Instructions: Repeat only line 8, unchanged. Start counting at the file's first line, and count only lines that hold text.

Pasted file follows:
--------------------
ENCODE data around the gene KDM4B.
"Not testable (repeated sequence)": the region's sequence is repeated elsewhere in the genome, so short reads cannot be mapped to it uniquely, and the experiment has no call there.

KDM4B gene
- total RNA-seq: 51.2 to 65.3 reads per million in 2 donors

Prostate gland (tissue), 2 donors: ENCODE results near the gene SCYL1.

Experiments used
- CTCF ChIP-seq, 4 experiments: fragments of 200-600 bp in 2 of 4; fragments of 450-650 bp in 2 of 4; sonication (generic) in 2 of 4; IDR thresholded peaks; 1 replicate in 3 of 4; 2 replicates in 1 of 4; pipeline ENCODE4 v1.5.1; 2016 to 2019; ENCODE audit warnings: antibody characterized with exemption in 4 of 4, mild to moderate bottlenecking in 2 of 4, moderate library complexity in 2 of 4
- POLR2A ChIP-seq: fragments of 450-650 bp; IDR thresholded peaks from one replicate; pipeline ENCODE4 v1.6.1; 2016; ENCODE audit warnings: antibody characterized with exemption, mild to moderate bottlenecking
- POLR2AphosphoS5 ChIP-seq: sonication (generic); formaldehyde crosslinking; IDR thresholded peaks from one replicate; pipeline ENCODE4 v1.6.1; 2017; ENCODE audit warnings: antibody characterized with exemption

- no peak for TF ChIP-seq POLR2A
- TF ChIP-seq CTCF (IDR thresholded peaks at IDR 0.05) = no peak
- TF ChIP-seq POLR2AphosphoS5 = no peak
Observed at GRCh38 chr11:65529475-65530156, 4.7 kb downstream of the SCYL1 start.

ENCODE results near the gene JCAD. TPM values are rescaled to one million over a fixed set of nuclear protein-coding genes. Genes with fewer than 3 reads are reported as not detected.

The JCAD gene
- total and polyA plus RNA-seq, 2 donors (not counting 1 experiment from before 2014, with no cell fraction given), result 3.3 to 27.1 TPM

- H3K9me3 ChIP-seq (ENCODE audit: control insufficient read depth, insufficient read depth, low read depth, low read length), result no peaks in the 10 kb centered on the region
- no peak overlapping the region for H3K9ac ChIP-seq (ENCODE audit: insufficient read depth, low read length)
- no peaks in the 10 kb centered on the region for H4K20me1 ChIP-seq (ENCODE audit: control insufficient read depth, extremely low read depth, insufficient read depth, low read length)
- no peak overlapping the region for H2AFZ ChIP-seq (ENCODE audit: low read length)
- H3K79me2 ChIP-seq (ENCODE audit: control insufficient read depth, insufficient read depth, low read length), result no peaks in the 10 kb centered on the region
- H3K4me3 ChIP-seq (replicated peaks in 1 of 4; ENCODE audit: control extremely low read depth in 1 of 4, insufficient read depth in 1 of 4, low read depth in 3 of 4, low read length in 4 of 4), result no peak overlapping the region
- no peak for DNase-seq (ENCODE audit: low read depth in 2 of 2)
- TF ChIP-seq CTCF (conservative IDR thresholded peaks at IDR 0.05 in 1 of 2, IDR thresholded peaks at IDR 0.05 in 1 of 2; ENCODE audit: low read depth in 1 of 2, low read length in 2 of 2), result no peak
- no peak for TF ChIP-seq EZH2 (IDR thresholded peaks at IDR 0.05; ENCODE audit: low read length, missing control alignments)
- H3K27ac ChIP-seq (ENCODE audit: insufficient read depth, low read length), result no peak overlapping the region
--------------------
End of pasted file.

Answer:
- POLR2A ChIP-seq: fragments of 450-650 bp; IDR thresholded peaks from one replicate; pipeline ENCODE4 v1.6.1; 2016; ENCODE audit warnings: antibody characterized with exemption, mild to moderate bottlenecking